Nearly 40 years after British soldiers shocked the world by shooting to death 14 protesters in Northern Ireland, an official investigation concluded Tuesday that the demonstrators posed no threat and that the killings were completely unjustified.
The massacre on the streets of Londonderry on Jan. 30, 1972, was seared in the British and Irish consciousness as Bloody Sunday and marked one of the most important turning points in the conflict in the British province of Northern Ireland. The incident radicalized Roman Catholic republican activists and ratcheted up the level of sectarian violence in “the Troubles,” which ultimately claimed more than 3,000 lives.
Tuesday’s long-awaited report overturned a government inquiry conducted immediately after the shootings, which acknowledged that the security forces’ actions might have “bordered on the reckless” but alleged that the victims had been armed with guns and homemade bombs.
Sunday Bloody Sunday” is the opening track from U2’s 1983 album, War. The song was released as the album’s third single on 11 March 1983 in Germany and The Netherlands.”Sunday Bloody Sunday” is noted for its militaristic drumbeat, harsh guitar, and melodic harmonies. One of U2’s most overtly political songs, its lyrics describe the horror felt by an observer of The Troubles in Northern Ireland, mainly focusing on the Bloody Sunday incident in Derry where British troops shot and killed civil rights marchers. Along with “New Year’s Day”, the song helped U2 reach a wider listening audience. It was generally well-received by critics on the album’s release.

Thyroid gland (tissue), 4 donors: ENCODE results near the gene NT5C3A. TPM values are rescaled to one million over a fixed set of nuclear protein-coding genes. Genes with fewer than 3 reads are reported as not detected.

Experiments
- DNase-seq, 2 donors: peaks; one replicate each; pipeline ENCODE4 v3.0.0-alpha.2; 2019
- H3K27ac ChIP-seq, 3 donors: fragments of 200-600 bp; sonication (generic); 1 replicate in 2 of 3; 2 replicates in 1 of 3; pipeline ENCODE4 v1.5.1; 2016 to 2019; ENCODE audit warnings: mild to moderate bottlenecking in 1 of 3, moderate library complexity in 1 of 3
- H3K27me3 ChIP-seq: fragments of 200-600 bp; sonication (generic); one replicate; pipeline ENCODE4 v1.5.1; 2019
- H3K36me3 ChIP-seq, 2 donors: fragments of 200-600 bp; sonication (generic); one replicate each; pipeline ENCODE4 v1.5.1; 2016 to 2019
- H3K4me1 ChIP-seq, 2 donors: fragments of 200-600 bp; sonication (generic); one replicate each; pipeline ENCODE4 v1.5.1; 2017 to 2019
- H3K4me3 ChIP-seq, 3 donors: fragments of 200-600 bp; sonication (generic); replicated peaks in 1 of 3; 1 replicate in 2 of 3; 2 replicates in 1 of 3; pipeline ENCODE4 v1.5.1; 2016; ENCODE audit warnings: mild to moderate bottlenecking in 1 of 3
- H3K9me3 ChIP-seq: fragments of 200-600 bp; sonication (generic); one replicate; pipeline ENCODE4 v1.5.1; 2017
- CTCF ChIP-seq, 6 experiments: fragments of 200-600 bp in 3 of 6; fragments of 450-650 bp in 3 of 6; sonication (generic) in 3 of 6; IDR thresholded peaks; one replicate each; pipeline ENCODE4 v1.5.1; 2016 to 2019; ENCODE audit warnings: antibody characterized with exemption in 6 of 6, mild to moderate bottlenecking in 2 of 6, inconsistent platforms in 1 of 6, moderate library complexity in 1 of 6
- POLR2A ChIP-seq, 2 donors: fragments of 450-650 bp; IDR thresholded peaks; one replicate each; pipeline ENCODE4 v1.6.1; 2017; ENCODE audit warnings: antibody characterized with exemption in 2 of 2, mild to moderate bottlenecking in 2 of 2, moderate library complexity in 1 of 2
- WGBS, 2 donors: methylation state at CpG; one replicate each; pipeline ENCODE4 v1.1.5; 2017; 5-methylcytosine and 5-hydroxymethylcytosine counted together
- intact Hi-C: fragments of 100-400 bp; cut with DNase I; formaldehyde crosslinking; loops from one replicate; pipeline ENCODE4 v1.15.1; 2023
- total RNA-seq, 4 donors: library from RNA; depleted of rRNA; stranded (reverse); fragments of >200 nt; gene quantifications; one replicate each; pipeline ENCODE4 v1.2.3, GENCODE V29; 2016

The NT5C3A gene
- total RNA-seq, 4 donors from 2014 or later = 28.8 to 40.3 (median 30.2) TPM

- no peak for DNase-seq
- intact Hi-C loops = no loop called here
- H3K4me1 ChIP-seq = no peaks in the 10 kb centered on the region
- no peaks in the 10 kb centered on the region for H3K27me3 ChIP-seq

The priest, Edward Daly, who is now retired, told the BBC in Londonderry on Tuesday that the new report has given him “a sense of enormous relief that this burden has been lifted from my shoulders and off the shoulders of the people of this city. It’s wonderful when the truth emerges.”